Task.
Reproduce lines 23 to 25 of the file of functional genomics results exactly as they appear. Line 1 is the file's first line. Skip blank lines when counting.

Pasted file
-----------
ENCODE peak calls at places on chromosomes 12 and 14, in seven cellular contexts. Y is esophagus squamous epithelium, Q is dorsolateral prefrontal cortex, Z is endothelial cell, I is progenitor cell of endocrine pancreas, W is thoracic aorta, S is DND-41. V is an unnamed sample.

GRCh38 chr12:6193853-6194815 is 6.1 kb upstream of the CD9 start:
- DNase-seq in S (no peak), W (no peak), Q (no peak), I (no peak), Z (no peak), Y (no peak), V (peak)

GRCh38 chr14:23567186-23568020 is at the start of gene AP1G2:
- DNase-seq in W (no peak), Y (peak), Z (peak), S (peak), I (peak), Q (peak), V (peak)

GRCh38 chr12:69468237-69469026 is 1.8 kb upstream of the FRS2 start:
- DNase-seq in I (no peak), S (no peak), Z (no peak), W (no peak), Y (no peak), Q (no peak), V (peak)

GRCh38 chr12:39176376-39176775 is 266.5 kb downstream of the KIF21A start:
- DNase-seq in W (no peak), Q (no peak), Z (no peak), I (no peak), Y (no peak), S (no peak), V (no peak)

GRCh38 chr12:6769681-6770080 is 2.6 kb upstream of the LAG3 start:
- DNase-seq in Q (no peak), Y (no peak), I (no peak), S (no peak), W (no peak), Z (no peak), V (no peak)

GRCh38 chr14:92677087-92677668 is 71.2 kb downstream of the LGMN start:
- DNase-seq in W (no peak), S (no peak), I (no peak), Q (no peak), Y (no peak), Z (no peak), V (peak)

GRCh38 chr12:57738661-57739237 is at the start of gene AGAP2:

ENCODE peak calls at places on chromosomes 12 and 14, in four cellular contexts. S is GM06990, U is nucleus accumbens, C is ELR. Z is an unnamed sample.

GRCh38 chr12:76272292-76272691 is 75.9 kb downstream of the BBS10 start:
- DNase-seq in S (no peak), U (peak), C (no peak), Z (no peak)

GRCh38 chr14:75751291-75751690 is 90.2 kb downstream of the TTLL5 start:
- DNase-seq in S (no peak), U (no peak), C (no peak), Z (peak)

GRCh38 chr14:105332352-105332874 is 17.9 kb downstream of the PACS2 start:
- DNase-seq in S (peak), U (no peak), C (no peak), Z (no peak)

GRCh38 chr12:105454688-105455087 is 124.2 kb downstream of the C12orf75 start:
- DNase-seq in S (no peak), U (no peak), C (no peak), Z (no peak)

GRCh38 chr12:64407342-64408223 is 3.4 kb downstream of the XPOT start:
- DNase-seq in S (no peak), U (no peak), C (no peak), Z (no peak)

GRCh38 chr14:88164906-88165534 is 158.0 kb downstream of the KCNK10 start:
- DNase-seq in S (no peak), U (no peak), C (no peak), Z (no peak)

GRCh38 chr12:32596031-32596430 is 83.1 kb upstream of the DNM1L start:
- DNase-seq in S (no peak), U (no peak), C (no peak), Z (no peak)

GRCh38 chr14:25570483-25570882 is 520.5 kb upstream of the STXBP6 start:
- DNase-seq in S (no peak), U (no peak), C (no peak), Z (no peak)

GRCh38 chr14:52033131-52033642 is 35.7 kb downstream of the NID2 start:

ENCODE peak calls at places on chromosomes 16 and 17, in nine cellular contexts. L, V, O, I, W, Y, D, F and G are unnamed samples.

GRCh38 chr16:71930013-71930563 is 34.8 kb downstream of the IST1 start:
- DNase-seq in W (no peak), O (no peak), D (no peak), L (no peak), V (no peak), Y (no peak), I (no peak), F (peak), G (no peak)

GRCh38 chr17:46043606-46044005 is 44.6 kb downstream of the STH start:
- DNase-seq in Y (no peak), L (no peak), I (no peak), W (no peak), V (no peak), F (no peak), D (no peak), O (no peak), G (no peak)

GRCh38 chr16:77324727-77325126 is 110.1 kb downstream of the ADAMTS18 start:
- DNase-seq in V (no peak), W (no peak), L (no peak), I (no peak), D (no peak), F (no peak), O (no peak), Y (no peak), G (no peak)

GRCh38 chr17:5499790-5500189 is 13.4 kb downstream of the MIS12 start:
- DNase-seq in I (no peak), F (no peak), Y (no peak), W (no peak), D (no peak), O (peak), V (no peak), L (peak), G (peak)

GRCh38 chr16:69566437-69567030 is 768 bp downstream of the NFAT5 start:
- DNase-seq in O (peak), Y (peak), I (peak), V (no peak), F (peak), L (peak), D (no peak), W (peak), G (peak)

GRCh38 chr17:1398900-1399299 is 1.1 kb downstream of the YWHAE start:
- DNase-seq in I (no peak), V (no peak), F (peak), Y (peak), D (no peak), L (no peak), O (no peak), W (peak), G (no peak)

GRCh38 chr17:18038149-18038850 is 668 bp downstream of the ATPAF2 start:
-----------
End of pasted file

- DNase-seq in S (no peak), U (no peak), C (no peak), Z (no peak)

GRCh38 chr12:64407342-64408223 is 3.4 kb downstream of the XPOT start:
- DNase-seq in S (no peak), U (no peak), C (no peak), Z (no peak)